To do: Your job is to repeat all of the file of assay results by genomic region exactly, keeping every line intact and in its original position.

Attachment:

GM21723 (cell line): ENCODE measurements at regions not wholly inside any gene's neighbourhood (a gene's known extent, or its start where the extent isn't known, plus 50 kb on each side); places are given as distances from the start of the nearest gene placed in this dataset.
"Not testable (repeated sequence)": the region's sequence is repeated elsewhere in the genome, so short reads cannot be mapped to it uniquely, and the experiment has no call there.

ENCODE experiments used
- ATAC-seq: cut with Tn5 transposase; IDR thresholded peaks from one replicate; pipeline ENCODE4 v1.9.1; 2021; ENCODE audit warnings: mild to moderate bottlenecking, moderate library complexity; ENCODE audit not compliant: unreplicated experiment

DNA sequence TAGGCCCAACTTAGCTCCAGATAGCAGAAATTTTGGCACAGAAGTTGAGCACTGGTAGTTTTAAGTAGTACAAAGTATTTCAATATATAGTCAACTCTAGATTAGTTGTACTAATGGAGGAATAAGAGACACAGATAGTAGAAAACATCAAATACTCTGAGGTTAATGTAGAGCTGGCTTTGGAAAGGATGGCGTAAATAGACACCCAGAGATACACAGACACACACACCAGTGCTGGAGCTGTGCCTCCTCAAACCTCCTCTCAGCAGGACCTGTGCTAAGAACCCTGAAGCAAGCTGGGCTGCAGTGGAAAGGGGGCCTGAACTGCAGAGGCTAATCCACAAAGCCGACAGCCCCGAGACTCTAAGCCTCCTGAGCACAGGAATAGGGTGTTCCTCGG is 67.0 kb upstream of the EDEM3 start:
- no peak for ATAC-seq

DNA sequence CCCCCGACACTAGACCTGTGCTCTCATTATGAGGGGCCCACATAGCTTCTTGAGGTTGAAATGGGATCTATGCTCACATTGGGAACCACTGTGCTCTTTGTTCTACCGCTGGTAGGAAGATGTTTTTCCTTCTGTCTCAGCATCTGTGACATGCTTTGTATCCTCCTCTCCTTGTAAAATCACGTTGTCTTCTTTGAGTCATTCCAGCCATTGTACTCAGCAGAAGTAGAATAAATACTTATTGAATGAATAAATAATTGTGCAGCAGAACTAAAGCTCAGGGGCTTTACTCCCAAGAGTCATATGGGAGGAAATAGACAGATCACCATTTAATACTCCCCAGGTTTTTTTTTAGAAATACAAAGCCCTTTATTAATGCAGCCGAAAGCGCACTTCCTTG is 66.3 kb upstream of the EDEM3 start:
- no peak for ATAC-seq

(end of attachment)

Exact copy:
GM21723 (cell line): ENCODE measurements at regions not wholly inside any gene's neighbourhood (a gene's known extent, or its start where the extent isn't known, plus 50 kb on each side); places are given as distances from the start of the nearest gene placed in this dataset.
"Not testable (repeated sequence)": the region's sequence is repeated elsewhere in the genome, so short reads cannot be mapped to it uniquely, and the experiment has no call there.

ENCODE experiments used
- ATAC-seq: cut with Tn5 transposase; IDR thresholded peaks from one replicate; pipeline ENCODE4 v1.9.1; 2021; ENCODE audit warnings: mild to moderate bottlenecking, moderate library complexity; ENCODE audit not compliant: unreplicated experiment

DNA sequence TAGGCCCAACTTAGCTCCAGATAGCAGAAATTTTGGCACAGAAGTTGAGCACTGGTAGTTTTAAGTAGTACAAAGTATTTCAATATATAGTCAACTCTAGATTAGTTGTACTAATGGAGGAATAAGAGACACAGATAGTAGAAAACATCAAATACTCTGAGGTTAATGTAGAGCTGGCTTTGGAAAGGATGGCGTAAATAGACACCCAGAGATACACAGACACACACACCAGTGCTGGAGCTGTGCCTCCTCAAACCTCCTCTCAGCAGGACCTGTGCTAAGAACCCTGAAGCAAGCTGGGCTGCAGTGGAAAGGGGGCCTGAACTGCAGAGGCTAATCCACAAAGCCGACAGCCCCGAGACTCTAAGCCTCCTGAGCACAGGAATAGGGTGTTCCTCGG is 67.0 kb upstream of the EDEM3 start:
- no peak for ATAC-seq

DNA sequence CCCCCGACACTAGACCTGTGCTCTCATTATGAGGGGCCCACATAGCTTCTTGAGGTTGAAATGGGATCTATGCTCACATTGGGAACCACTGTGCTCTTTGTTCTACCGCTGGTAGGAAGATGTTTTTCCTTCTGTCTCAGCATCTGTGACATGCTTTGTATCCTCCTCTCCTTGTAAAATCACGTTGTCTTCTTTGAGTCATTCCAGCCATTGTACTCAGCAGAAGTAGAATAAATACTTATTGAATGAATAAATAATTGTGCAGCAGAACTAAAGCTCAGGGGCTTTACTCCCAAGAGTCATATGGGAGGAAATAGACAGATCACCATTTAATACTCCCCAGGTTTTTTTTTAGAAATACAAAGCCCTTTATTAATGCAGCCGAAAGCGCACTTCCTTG is 66.3 kb upstream of the EDEM3 start:
- no peak for ATAC-seq